Review of Google Nexus 7

Google Nexus 7 is Google’s first attempt at introducing Android to the tablet market. Logically you would have thought that their main competitor would be the iPad, but oh no. Google labelled their official competitor as the Amazon Kindle Fire which has still not greeted British shores. The Google Nexus 7 is the result of a collaboration between Google and Asus – it worked.

Boasting a 1.2 Ghz quad-core CPU, 416 MHz Nvidia GeForce ULP with 12 cores, 1 GB DDR3 RAM and a battery capable of 9 hours of usage, this is a device for me. It clearly outperforms the unbranded tablets sold in abundance on eBay whilst at the same time keeping to a price tag starting at £159.

Making the decision to purchase Google’s first tablet didn’t take me long – it is a better version of the Amazon Kindle Fire.

This 7-inch tablet is a pleasure to use; it can be picked up with one hand and weighs just enough to feel well-built but not so heavy to be uncomfortable after long periods of use. As a Windows and Apple user the Google Nexus 7 introduced me to the Android UI for the first time and at this stage I must confess the Jelly Bean OS feels far superior to iOS. It is quick. So far the only lag I have experienced has been on content heavy web pages. In terms of everyday use this tablet just makes life easier. It is the first tablet computer I have owned and I can proudly profess to have fallen for the form factor.

That doesn’t mean to say it is the first tablet I have used. The iPad is a superb piece of design but I practically find the device clumsy to use. Its weight makes long reading sessions uncomfortable and attempting to type anything of great length is a frustrating experience. The screen on the iPad is its one redeeming feature but you would expect this from a price tag upwards from £400. Whilst Steve Jobs may not have approved of 7-inch tablets I personally find them far more convient to use.

The Google Nexus 7 has already served me well as an eBook reader, newspaper reader, portable video player and games console. It was designed for consumable content. Although, strangely, this is what refrained me from purchasing a tablet PC up until now.

As a heavy content creator tablet devices have never really interested me. Frequently I used to draw comparisons between netbooks and tablets, finding netbooks the desirable middle ground between consuming and creating content. Now that I have found an affordable tablet simply consuming content isn’t a problem.

There is a downside to the Google Nexus 7, the Google Play store. So far the majority of apps are still optimised for smartphones only. In fact the official Skype app flags the Google Nexus 7 as untested and unsupported! If Google’s new tablet proves to be popular then expect developers to pay more attention to optimising apps for tablets. At this stage the Google Play store is only a partial let down to an otherwise brilliant tablet.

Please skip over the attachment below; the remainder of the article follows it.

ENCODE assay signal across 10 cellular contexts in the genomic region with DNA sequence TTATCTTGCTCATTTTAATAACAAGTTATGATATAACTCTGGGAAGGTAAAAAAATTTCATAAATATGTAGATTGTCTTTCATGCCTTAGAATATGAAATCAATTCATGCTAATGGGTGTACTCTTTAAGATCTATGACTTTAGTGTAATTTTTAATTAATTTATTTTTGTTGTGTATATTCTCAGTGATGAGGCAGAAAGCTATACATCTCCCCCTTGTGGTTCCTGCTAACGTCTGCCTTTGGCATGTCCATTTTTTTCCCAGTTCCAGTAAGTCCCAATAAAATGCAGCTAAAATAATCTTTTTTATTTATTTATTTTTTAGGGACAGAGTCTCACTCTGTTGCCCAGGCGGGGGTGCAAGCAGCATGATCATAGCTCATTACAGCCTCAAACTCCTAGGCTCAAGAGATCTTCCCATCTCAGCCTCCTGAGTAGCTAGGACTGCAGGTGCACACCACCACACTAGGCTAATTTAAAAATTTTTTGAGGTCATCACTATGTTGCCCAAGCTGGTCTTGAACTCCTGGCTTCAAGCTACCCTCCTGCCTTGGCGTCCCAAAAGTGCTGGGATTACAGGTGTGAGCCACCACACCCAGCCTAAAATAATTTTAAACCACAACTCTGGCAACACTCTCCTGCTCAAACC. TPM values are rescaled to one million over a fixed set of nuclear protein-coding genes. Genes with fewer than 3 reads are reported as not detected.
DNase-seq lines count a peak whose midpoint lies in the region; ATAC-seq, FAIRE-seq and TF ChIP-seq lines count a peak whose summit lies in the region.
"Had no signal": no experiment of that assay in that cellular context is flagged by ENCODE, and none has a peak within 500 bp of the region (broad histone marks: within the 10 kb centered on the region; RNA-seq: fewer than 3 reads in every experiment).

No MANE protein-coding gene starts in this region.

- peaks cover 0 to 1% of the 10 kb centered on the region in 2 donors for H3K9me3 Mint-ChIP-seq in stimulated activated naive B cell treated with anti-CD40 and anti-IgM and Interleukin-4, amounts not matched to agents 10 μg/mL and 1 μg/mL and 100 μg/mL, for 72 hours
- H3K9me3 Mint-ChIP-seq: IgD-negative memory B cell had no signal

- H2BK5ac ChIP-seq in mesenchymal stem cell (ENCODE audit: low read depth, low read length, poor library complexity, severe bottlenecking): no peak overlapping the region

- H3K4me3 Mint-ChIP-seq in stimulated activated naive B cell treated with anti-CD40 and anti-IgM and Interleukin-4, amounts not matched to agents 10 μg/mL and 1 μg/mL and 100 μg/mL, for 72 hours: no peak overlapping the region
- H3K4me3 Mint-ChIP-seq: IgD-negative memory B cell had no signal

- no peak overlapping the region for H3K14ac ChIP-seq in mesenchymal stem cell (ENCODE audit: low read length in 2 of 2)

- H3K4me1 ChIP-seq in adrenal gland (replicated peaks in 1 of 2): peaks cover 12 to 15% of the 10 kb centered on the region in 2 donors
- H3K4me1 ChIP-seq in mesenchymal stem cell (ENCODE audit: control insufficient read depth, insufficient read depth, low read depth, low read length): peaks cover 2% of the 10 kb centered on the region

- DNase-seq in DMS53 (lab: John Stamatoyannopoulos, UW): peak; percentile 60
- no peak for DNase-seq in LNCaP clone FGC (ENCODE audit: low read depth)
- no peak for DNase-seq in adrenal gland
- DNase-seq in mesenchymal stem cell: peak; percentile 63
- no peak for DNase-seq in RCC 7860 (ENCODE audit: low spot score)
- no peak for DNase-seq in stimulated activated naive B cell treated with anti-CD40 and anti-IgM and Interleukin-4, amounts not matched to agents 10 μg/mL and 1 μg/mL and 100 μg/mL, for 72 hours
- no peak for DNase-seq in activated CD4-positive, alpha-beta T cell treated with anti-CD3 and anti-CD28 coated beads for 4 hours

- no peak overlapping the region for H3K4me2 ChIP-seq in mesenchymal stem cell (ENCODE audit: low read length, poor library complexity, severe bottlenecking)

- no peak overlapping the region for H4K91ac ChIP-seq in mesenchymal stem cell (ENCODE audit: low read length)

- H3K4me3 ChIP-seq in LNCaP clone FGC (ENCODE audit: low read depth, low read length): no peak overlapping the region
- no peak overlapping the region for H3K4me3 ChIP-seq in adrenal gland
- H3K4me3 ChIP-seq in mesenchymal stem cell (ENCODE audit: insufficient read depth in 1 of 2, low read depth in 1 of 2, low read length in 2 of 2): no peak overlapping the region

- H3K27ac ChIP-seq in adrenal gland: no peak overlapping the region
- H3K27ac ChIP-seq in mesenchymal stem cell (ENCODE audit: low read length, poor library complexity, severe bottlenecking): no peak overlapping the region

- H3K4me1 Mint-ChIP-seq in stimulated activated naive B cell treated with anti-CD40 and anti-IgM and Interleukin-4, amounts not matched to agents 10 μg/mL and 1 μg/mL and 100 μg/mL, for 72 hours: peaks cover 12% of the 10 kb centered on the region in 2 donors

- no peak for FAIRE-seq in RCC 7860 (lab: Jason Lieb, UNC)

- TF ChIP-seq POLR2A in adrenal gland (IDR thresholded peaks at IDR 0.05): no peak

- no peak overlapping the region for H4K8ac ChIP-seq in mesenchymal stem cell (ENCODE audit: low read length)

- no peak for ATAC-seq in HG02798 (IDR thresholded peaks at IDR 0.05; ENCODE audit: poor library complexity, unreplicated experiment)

Playing around with Raspberry Pi

After a little over three months of waiting it has finally arrived, the famous Raspberry Pi. This credit card sized circuit board has been highly anticipated and praised by geeks across the globe. As a fully programmable micro-computer it has the potential to be a media centre, a basic desktop or even the inner workings of robot. It is a piece of technology which I purchased for no other reason other than sheer fascination.

For those technically inclined its specifications are:

700Mhz ARM CPU
Videocore 4 GPU (capable of running at 40Mbits/s)
256GB of RAM
2 USB ports
1 HDMI port
1 S Video Port
8GB SD Card (I purchased this separately)

The SD card acts as a hard drive in each Raspberry Pi unit, which means installing an OS onto the SD card. An easy process with Ubuntu’s graphical ImageWriter tool which I have running on my netbook but there are more complicated command line methods. For me the whole process of getting Raspberry Pi set up probably took about 30 minutes. I opted to install the ‘standard’ Raspbian “Wheezy” OS which is based upon Debian Linux. However I may attempt running other varieties in the future.

What can I say about the results? Simply wow.

Raspberry Pi really has been designed well and to see how it can run a fully working OS, relatively quickly considering its size, is a sight every geek should witness. Yes, the programmes pre-loaded on the OS are basic but Raspberry Pi isn’t a device to replace your desktop, it is designed to teach programming.

It was created by members of the University of Cambridge’s Computer Laboratory after a noticeable slip in applications and skills from applicants to computer science courses. The reason for this slip? The majority of software today has been completely locked down by companies. Windows 7 and the Apple varieties do not require day-to-day programming in order to get software working. This has caused a whole generation of children growing up in a ‘programme-less’ world. Very different to previous generations who needed a basic knowledge of programming or command line protocols in order to get software working.

Today the Raspberry Pi unit sits patiently on my desk whilst I decide on an interesting computing project which it could be best used for. Should it be turned into a server? A retro gaming PC? Let me know if you have any suggestions.